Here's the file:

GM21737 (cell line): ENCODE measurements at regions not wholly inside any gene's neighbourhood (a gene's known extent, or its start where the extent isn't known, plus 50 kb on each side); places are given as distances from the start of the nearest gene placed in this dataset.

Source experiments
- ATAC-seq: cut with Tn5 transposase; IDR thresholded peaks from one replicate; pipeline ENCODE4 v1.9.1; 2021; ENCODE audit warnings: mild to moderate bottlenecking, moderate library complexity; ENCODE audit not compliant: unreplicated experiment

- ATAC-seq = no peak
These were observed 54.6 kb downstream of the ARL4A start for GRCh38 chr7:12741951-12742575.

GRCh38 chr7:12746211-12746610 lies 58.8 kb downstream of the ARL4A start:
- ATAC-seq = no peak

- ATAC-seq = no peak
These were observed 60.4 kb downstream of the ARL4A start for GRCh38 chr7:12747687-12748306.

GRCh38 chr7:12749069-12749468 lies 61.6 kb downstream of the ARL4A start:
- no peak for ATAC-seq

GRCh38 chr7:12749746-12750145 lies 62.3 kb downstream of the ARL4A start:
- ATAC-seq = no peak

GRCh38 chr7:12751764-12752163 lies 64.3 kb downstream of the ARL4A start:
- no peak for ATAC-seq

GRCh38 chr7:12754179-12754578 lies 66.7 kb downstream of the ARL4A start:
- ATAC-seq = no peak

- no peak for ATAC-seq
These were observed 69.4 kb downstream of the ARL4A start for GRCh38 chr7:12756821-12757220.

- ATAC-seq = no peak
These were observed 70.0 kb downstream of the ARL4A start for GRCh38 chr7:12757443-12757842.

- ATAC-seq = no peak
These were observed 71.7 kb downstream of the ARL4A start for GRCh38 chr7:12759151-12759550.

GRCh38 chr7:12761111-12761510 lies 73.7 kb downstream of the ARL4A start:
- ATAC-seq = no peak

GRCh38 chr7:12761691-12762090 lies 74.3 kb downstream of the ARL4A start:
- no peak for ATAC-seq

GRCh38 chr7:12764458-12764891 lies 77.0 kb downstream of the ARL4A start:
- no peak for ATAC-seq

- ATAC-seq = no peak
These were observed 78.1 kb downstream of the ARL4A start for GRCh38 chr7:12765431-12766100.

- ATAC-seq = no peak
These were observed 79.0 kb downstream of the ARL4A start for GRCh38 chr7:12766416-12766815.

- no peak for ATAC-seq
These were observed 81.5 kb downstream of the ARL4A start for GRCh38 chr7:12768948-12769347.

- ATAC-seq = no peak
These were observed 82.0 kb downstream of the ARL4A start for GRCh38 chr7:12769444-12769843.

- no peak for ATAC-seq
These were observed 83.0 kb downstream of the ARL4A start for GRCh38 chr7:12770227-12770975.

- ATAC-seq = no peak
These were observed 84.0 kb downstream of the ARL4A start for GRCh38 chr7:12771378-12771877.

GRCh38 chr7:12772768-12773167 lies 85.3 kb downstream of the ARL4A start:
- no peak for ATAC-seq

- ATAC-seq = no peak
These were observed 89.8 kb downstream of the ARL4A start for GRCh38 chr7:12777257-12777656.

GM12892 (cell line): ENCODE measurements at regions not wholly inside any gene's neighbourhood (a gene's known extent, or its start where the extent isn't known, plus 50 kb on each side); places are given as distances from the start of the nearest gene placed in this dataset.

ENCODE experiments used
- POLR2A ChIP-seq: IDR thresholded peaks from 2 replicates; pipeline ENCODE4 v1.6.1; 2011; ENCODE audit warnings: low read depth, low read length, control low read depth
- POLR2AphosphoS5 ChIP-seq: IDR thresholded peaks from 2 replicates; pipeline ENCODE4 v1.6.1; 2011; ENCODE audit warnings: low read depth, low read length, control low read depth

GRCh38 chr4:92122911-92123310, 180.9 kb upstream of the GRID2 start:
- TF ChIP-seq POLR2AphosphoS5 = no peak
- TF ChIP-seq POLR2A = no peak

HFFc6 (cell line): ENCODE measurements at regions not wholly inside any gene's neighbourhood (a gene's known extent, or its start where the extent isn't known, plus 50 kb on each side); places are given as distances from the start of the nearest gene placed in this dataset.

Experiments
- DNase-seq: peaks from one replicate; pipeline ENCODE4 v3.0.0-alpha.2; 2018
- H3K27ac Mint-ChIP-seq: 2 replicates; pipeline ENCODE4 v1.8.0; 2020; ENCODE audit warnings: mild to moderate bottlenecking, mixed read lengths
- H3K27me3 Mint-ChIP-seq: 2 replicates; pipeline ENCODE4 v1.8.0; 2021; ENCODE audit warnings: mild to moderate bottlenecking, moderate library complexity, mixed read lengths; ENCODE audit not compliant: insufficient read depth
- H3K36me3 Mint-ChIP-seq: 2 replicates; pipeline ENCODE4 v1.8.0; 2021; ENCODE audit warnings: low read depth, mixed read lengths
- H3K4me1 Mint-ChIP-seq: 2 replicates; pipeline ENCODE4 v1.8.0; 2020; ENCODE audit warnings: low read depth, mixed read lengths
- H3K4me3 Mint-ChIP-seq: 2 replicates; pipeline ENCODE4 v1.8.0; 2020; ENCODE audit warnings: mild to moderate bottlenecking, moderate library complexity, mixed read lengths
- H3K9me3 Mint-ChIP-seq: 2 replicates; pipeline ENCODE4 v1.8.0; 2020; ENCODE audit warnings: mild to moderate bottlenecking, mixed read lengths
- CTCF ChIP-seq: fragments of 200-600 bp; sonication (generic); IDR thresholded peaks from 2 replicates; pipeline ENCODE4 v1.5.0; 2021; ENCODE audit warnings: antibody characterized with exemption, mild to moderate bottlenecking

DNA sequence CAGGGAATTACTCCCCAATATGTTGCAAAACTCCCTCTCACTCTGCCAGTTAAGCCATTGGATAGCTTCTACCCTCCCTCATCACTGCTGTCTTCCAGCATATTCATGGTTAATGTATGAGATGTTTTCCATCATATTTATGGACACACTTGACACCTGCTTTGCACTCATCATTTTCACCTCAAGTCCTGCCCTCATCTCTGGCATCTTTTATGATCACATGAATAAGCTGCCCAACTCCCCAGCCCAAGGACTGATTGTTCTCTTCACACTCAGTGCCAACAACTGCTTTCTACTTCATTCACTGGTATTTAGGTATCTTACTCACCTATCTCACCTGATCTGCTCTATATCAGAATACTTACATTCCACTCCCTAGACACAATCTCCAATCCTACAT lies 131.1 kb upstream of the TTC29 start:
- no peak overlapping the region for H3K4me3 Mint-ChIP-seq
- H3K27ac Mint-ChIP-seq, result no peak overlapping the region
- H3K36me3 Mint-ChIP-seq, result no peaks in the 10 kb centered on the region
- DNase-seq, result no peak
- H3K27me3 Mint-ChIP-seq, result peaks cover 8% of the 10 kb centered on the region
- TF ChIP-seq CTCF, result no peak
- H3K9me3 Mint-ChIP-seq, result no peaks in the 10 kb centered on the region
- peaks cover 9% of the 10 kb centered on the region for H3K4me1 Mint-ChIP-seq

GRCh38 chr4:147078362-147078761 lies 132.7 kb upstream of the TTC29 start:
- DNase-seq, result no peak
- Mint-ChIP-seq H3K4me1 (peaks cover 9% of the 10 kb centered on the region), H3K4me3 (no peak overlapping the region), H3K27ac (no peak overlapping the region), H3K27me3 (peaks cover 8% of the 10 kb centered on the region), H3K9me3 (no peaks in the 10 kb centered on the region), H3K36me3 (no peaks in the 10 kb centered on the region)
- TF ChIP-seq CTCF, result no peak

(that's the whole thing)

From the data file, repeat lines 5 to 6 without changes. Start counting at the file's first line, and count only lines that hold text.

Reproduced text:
These were observed 54.6 kb downstream of the ARL4A start for GRCh38 chr7:12741951-12742575.

GRCh38 chr7:12746211-12746610 lies 58.8 kb downstream of the ARL4A start: